VA Political Candidates Attend 'LaborFest' to Mark Start of Political Season
Labor Day is the traditional start of the political season, and the Shenandoah Valley is home to one of the biggest kickoff events.
Democrats and Republicans who gathered in Buena Vista for "LaborFest" agree on one thing - the stakes in November could not be higher. The parade route Monday, through the main drag of Buena Vista, looked like Main Street USA lined with the middle class families that are every candidate's target.
Republican U.S. Senate candidate George Allen said, "This is a Labor Day that we honor working men and women. But sadly there's 23 million who are out of work right now or underemployed. We've got to get this economy going, and that's going to be my mission as a U.S senator."
Allen says the answer is to tap into America's energy resources, while cutting taxes and regulations on business. His opponent for the U.S. Senate seat, Democrat Tim Kaine, says that's not enough.
"We wouldn't balance the budget just by slashing infrastructure and education and Medicare spending. We'd invest in the priorities that help folks succeed. And we'd find common ground. Dividing people and pulling them apart, that's not going to take our nation forward. We need more bridge-builders," said Kaine.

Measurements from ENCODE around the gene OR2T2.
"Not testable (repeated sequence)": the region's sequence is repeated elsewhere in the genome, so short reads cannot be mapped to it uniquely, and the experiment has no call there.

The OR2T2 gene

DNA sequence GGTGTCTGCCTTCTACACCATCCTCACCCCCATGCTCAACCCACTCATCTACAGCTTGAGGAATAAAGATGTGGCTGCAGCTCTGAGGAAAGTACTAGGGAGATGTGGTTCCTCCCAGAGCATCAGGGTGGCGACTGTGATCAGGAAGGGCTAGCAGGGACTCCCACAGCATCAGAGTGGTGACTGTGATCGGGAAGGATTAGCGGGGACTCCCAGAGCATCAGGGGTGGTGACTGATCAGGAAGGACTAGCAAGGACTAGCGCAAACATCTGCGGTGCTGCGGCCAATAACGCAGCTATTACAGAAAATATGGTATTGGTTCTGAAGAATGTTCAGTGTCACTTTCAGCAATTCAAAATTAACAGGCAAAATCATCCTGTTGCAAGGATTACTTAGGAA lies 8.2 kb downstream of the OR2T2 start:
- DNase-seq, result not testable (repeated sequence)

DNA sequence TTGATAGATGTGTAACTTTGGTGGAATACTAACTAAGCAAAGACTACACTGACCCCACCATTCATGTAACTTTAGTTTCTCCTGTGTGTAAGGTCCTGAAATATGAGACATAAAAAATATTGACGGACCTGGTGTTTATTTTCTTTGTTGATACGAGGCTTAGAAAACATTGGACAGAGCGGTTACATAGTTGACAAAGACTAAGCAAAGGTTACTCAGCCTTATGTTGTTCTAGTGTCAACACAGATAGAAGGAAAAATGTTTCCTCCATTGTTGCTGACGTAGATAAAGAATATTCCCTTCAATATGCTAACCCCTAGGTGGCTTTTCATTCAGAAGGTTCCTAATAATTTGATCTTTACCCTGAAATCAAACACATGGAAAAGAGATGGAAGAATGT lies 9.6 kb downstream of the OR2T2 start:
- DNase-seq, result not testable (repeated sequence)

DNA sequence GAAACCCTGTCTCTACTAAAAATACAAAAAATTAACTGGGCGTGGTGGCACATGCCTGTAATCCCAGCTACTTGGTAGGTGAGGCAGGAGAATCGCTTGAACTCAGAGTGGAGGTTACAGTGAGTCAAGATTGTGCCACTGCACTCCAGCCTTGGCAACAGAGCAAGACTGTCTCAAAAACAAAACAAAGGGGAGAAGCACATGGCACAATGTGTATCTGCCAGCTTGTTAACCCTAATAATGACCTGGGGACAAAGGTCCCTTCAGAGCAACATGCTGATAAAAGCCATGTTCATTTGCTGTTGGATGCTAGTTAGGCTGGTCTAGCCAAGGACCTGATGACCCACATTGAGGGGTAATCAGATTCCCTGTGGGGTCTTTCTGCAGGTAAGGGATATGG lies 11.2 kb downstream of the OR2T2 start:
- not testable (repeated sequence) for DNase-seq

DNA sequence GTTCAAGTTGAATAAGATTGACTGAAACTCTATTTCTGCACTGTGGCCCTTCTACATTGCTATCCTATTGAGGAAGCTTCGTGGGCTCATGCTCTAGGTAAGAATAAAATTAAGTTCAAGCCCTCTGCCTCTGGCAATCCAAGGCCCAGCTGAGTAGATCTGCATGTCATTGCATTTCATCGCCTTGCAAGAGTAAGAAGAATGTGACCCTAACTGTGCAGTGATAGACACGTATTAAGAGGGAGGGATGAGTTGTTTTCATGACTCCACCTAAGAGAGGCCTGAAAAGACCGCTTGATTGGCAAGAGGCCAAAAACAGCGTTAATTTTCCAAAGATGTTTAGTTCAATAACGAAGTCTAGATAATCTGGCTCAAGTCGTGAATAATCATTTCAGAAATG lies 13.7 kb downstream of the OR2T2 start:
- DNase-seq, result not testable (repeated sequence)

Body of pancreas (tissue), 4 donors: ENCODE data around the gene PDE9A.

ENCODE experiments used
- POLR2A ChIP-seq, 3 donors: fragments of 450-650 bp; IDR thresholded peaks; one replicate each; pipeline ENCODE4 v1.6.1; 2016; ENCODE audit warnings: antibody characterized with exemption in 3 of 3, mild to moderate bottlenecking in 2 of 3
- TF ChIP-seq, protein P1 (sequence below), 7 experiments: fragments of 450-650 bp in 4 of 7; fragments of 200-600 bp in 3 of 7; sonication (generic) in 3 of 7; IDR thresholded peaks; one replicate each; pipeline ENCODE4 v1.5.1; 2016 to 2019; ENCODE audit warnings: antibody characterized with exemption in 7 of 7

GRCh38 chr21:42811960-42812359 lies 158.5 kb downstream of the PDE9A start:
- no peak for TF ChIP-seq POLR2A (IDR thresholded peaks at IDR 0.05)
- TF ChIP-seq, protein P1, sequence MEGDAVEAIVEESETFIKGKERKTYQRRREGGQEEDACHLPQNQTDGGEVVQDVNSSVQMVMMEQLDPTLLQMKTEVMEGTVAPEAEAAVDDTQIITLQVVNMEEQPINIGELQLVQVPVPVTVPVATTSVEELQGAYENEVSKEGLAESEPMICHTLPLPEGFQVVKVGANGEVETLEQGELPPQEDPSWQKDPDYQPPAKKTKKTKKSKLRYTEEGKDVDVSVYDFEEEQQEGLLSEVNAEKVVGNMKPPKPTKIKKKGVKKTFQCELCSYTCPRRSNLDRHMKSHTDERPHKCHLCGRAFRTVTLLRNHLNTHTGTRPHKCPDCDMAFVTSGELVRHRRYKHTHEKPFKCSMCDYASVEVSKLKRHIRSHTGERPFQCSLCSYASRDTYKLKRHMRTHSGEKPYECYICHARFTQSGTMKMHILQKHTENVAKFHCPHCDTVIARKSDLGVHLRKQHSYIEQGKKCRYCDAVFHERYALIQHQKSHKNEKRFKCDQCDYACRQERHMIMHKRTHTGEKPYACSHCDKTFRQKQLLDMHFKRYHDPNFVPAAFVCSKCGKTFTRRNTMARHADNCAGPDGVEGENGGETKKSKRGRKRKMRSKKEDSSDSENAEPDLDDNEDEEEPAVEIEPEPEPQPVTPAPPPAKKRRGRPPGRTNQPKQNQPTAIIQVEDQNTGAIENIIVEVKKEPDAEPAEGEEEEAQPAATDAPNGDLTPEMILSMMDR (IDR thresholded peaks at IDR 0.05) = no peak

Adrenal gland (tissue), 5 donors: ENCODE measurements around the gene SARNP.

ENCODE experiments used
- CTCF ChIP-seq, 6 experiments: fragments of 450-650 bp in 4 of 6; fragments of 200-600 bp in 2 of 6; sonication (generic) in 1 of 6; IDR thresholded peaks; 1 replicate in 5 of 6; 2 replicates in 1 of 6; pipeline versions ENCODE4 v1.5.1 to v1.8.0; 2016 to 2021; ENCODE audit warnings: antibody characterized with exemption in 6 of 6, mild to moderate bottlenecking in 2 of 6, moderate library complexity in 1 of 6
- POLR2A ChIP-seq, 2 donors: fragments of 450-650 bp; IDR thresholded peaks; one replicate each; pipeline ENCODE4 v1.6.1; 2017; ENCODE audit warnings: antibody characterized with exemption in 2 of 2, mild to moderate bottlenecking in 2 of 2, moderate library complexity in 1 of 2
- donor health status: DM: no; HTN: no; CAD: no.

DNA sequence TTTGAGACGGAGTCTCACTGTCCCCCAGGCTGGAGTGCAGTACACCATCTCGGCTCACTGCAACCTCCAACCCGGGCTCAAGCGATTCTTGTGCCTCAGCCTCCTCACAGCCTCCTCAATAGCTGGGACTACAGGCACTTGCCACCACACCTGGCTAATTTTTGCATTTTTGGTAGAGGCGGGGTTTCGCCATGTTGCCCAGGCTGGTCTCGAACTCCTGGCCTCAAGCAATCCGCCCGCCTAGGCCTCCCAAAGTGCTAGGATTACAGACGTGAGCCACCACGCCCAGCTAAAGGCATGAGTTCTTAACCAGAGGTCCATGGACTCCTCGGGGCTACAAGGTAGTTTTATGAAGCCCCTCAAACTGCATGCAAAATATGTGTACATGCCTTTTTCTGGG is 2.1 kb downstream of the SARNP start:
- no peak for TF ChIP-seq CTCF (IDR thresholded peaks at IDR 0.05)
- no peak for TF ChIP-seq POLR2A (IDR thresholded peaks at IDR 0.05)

Kaine's call for civility included his own supporters who engaged in chanting battles with Republicans. But 6th District Congressman Bob Goodlatte blames the sluggish economy squarely on Democrats for what he calls business-crushing mandates, including federal health care.
Goodlatte said, "They've already written 12,000 pages of new regulations to implement this very, very costly program that's going to bust the budget of our country. So we need to rein in government spending and increase the incentives for people to invest in the private sector."
Democrat Andy Schmookler aims to unseat the 10-term incumbent, by tying him to entrenched politicians and corporate greed.
"It's about honest versus dishonest. It's about willingness to serve the greater good versus the spirit of everything I can get for me and my guys. That's what's at stake, and it couldn't be more profound," said Schmookler.
That perhaps is the only point where the two parties find common ground. Candidates from the two major parties also agreed Monday on Virginia's pivotal role in the 2012 presidential race. As Tim Kaine put it, "It's better to matter... and we matter."
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